TRENTON, NJ – A female New Jersey State Trooper who ran in the Boston Marathon with the Massachusetts State Police marathon team says she did it to honor the memory of a female officer killed in the line of duty in March.
According to a statement today by the NJSP, “On April 18, Lieutenant Colonel Jeanne Hengemuhle laced up her sneakers and ran in the 126th Annual Boston Marathon. During this 26.2 mile race, she ran with the Massachusetts State Police Ironman Marathon Team in memory of Massachusetts State Trooper Tamar Bucci #4440, who was killed in the line of duty on March 4, 2022, while helping a disabled vehicle.”
LT. Col. Hengemuhle also gathered donations for the charity group “Cops For Kids with Cancer,” a charitable organization focused on raising funds to provide assistance to families of children fighting cancer, to improve their quality of life.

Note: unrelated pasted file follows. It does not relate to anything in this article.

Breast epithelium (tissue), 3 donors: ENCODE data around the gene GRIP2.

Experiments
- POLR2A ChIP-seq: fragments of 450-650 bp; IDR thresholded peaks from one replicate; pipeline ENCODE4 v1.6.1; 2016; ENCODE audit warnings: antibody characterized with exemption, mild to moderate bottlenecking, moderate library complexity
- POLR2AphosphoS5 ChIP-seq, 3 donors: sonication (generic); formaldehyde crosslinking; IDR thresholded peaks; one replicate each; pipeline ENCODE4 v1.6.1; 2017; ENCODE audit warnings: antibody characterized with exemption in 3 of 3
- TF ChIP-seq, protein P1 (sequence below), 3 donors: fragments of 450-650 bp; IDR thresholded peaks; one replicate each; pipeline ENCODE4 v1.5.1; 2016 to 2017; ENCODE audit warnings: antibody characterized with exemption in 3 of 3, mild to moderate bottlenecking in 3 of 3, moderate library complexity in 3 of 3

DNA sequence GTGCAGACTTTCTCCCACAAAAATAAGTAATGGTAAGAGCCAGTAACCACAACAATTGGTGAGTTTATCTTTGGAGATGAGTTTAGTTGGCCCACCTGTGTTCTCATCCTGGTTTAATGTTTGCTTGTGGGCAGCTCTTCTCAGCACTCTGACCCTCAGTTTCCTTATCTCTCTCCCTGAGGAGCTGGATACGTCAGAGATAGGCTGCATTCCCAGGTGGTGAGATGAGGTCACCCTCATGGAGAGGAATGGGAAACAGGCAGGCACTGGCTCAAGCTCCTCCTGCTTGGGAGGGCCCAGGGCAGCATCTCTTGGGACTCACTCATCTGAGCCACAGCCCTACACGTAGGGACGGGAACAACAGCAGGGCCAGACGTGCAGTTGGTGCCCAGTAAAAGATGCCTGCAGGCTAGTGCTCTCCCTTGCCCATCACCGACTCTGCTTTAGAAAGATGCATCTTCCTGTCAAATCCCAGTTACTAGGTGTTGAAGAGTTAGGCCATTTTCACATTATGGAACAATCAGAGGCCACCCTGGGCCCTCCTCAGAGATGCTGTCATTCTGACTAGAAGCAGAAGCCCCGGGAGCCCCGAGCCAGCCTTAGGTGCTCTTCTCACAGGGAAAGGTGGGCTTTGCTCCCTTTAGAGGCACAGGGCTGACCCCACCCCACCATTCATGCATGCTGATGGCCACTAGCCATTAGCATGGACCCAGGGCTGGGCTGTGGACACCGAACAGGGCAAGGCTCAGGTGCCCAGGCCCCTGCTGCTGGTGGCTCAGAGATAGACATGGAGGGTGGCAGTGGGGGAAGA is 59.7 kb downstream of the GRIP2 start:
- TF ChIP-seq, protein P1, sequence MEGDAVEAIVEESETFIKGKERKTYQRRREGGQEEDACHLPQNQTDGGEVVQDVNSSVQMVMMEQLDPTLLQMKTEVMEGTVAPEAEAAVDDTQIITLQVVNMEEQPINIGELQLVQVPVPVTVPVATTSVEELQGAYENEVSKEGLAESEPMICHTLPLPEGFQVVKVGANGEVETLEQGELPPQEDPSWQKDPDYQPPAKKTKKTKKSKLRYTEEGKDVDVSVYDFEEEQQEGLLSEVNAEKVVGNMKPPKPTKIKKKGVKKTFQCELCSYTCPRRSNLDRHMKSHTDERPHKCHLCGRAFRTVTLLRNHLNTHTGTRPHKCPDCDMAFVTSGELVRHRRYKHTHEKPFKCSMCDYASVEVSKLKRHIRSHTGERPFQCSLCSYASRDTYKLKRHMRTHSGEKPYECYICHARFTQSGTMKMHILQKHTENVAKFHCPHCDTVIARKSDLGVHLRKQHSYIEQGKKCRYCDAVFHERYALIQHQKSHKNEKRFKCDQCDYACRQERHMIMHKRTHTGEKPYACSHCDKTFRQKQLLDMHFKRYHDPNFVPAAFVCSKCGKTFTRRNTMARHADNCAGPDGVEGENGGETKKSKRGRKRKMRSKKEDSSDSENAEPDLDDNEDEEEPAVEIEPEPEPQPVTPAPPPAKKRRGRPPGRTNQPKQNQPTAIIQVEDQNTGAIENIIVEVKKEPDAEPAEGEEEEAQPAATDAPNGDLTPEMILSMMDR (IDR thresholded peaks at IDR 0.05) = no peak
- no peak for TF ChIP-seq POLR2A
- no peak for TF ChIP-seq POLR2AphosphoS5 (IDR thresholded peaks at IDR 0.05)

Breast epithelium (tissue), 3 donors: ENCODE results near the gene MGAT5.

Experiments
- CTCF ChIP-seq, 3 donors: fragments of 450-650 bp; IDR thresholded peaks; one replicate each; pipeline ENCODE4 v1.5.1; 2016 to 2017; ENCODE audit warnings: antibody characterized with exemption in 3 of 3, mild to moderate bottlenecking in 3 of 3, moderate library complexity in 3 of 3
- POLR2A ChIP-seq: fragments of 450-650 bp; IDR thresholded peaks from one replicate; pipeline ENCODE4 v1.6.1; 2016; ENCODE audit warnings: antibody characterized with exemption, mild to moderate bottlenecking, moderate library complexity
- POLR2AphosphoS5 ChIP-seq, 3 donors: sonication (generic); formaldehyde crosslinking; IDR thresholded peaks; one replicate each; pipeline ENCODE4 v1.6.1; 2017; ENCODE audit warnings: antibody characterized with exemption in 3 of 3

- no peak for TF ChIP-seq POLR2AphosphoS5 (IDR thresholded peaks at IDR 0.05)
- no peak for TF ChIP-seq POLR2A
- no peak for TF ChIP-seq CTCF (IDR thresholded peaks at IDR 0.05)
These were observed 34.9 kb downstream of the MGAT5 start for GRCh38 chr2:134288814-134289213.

“While completing the Boston Marathon is an accomplishment to be proud of, this year’s race held significant importance for all women athletes. This year marks the 50th anniversary that females were first allowed to run in the Boston Marathon,” the agency said.
Two notable exceptions were Roberta Gibb and Kathrine Switzer. In 1966, Gibb entered the race by hiding in the bushes near the start until the race began. Switzer who, prior to the rule change, registered and ran the Boston Marathon under the name K. V. Switzer to hide her first name. She became the first woman to run on April 19, 1967 with an “official” bib number. Breaking the glass ceiling, these women paved the way for the marathon committee to accept women into the race and on April 18th 1972, eight women completed the event.
Though it was 50 years ago, we still salute these incredible women who both unofficially and officially crossed the finish line into history.